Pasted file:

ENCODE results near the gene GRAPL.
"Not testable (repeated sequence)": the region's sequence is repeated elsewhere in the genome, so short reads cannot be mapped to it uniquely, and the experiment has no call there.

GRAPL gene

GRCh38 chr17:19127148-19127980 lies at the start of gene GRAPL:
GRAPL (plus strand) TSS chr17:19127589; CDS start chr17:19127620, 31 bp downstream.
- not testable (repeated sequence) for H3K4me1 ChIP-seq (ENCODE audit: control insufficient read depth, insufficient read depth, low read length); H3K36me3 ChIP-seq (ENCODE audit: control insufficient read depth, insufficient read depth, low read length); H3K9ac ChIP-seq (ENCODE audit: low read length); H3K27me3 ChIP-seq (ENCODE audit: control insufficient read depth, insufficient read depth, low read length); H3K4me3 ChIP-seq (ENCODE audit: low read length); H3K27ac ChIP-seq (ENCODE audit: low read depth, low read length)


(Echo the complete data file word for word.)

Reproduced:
ENCODE results near the gene GRAPL.
"Not testable (repeated sequence)": the region's sequence is repeated elsewhere in the genome, so short reads cannot be mapped to it uniquely, and the experiment has no call there.

GRAPL gene

GRCh38 chr17:19127148-19127980 lies at the start of gene GRAPL:
GRAPL (plus strand) TSS chr17:19127589; CDS start chr17:19127620, 31 bp downstream.
- not testable (repeated sequence) for H3K4me1 ChIP-seq (ENCODE audit: control insufficient read depth, insufficient read depth, low read length); H3K36me3 ChIP-seq (ENCODE audit: control insufficient read depth, insufficient read depth, low read length); H3K9ac ChIP-seq (ENCODE audit: low read length); H3K27me3 ChIP-seq (ENCODE audit: control insufficient read depth, insufficient read depth, low read length); H3K4me3 ChIP-seq (ENCODE audit: low read length); H3K27ac ChIP-seq (ENCODE audit: low read depth, low read length)